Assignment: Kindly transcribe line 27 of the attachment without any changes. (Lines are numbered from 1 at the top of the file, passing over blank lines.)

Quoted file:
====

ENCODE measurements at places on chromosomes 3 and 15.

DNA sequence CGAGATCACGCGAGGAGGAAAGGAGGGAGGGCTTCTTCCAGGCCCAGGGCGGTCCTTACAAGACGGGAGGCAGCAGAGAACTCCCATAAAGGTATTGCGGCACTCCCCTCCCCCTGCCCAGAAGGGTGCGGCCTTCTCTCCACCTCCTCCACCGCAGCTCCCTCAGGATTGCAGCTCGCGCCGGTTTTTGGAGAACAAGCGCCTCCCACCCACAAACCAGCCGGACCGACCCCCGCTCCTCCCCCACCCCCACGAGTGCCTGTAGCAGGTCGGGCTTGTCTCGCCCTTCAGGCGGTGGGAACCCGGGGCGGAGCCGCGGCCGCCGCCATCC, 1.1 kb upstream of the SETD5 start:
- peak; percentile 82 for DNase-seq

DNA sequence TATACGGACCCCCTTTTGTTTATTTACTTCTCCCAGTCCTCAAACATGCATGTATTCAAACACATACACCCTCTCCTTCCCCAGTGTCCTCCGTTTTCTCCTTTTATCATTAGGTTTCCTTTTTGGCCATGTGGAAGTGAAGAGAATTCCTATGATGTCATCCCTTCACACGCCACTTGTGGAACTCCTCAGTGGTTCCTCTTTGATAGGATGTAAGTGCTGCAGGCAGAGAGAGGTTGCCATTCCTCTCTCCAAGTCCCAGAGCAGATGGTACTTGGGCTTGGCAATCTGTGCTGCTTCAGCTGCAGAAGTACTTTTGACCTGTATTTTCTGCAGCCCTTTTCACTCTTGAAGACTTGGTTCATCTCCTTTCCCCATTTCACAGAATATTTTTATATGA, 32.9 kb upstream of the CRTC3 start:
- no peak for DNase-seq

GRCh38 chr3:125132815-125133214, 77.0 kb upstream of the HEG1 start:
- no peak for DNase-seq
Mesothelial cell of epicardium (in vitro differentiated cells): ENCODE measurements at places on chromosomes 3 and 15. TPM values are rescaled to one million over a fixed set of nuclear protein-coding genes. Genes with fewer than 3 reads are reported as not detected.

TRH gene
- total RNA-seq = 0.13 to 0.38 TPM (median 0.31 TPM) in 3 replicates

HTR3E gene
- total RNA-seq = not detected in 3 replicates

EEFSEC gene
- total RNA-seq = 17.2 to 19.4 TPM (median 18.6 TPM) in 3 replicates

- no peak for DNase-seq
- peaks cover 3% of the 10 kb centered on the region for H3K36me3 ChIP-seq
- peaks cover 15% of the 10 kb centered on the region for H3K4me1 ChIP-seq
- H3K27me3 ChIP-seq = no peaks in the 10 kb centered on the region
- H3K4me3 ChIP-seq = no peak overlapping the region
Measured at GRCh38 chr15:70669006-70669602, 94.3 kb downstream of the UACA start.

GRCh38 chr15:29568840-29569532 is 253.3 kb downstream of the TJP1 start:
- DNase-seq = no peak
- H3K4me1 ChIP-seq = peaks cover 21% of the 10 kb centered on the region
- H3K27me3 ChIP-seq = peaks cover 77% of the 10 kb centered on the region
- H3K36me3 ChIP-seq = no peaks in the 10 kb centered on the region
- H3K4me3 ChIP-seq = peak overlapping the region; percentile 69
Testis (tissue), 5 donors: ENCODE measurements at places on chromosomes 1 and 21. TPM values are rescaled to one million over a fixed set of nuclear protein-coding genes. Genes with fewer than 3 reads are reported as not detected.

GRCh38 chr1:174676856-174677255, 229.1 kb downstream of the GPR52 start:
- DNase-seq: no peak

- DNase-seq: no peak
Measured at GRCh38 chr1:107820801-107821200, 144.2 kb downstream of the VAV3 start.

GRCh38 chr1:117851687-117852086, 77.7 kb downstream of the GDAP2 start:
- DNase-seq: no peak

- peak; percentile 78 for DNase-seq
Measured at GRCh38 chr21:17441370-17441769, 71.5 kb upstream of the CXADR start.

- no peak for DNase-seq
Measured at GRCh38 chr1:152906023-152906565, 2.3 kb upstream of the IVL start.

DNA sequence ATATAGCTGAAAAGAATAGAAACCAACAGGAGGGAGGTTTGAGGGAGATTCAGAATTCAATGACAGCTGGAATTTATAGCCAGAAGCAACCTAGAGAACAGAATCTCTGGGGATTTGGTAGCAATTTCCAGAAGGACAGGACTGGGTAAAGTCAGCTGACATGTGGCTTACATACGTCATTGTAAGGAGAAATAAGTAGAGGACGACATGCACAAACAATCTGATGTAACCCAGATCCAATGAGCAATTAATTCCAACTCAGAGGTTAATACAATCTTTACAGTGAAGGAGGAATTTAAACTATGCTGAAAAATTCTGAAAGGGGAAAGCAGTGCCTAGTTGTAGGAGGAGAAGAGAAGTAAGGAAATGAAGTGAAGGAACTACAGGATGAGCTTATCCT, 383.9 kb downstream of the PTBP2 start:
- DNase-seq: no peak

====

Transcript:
Testis (tissue), 5 donors: ENCODE measurements at places on chromosomes 1 and 21. TPM values are rescaled to one million over a fixed set of nuclear protein-coding genes. Genes with fewer than 3 reads are reported as not detected.